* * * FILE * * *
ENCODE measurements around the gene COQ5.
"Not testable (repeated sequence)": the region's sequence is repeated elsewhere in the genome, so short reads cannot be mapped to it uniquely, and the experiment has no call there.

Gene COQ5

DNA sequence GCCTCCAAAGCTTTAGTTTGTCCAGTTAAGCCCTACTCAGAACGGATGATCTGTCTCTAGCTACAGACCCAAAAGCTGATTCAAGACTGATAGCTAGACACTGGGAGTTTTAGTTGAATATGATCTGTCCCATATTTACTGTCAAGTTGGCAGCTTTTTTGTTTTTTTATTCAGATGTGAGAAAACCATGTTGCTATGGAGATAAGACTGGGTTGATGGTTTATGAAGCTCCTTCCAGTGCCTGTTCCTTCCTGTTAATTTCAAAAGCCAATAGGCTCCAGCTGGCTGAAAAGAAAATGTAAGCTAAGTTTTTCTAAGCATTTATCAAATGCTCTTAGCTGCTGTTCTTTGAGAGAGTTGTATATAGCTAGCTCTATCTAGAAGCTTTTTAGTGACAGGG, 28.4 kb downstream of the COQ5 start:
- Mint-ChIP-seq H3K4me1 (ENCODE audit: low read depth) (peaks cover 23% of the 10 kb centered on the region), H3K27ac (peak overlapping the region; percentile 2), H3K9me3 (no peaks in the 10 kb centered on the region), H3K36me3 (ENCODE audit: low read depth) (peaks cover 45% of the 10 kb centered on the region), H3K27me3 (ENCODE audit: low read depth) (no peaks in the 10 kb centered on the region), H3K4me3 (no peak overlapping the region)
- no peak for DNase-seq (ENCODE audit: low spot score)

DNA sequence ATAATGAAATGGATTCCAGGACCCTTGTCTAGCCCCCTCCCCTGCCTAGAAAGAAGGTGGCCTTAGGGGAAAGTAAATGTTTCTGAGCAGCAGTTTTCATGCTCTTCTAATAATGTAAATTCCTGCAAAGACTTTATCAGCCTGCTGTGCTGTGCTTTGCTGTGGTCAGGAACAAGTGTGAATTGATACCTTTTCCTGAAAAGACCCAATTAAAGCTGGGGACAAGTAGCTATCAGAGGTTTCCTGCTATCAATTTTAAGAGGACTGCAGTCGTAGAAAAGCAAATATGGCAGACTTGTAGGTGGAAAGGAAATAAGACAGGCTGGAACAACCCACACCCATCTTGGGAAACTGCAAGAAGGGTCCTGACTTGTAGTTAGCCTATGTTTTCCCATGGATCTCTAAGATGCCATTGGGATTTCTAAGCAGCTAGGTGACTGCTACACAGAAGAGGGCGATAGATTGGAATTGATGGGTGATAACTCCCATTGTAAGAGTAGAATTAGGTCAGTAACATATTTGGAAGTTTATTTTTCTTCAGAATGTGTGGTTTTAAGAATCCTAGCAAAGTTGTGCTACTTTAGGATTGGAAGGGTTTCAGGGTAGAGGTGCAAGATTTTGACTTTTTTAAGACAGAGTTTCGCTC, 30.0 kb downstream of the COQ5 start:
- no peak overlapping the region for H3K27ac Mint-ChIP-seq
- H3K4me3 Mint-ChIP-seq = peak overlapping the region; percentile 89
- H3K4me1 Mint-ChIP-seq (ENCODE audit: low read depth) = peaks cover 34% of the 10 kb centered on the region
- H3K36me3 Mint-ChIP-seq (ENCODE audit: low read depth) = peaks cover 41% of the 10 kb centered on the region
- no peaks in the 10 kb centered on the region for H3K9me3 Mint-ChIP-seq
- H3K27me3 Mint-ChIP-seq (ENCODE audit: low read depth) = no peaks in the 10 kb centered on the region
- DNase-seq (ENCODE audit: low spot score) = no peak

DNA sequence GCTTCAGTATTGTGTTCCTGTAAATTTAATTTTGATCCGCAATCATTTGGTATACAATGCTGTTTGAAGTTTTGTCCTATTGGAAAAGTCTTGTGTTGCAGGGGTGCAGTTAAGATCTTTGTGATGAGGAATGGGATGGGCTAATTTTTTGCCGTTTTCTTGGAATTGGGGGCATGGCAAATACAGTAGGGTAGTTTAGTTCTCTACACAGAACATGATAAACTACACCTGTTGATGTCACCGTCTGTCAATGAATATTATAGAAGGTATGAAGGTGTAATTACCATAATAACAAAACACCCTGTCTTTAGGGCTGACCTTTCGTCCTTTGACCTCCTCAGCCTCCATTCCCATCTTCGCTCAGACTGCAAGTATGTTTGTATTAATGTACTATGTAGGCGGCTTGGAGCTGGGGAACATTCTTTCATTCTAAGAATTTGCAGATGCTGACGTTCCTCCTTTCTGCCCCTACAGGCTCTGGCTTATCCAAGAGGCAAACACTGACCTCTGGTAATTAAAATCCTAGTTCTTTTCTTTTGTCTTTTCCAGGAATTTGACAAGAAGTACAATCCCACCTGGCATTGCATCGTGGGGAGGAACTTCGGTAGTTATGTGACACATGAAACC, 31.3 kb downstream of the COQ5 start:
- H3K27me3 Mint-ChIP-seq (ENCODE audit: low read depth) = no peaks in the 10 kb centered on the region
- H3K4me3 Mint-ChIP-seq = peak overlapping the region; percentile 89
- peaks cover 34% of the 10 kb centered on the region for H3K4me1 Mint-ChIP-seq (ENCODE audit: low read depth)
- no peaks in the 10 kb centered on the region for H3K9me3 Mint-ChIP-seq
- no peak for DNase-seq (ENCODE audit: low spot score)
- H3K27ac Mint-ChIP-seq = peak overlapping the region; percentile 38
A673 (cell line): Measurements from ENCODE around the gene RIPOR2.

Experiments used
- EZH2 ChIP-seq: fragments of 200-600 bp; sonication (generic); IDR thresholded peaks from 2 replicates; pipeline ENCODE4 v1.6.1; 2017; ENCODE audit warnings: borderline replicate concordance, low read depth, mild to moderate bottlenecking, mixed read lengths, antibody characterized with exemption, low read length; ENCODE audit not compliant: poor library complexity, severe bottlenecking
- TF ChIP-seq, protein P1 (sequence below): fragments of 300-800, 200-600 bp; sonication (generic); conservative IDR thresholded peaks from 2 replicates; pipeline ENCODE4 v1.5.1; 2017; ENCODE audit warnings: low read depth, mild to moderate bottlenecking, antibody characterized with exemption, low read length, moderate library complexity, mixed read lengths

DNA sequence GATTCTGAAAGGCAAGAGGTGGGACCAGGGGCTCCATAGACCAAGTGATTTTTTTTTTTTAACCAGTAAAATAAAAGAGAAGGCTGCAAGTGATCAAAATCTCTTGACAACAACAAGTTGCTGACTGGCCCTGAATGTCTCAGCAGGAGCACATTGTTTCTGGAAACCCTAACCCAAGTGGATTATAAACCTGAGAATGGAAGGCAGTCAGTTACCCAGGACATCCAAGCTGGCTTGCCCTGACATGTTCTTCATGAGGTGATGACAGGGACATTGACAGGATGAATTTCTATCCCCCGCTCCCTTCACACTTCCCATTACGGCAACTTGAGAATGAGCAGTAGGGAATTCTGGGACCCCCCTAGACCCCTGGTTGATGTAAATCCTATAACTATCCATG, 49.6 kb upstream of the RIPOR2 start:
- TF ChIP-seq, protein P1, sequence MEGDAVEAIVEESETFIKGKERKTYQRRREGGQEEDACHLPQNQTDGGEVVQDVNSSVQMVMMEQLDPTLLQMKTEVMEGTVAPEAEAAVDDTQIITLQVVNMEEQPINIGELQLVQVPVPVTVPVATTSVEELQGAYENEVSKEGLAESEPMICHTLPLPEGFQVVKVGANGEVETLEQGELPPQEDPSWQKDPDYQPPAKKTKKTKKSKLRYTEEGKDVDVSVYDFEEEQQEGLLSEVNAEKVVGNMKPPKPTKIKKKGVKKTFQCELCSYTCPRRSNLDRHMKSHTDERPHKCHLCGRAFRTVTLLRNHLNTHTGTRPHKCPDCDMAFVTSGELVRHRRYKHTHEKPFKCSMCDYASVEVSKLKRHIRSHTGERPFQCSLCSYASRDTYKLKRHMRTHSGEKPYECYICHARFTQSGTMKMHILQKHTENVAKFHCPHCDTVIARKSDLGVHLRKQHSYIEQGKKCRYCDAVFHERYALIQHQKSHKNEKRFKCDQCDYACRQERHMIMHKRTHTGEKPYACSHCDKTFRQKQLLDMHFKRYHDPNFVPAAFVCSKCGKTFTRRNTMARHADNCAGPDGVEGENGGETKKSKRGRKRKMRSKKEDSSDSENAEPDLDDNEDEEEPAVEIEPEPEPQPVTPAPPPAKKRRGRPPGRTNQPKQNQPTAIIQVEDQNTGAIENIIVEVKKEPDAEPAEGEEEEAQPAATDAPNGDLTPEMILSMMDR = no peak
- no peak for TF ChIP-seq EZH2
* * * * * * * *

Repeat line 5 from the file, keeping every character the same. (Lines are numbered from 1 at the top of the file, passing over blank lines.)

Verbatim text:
- Mint-ChIP-seq H3K4me1 (ENCODE audit: low read depth) (peaks cover 23% of the 10 kb centered on the region), H3K27ac (peak overlapping the region; percentile 2), H3K9me3 (no peaks in the 10 kb centered on the region), H3K36me3 (ENCODE audit: low read depth) (peaks cover 45% of the 10 kb centered on the region), H3K27me3 (ENCODE audit: low read depth) (no peaks in the 10 kb centered on the region), H3K4me3 (no peak overlapping the region)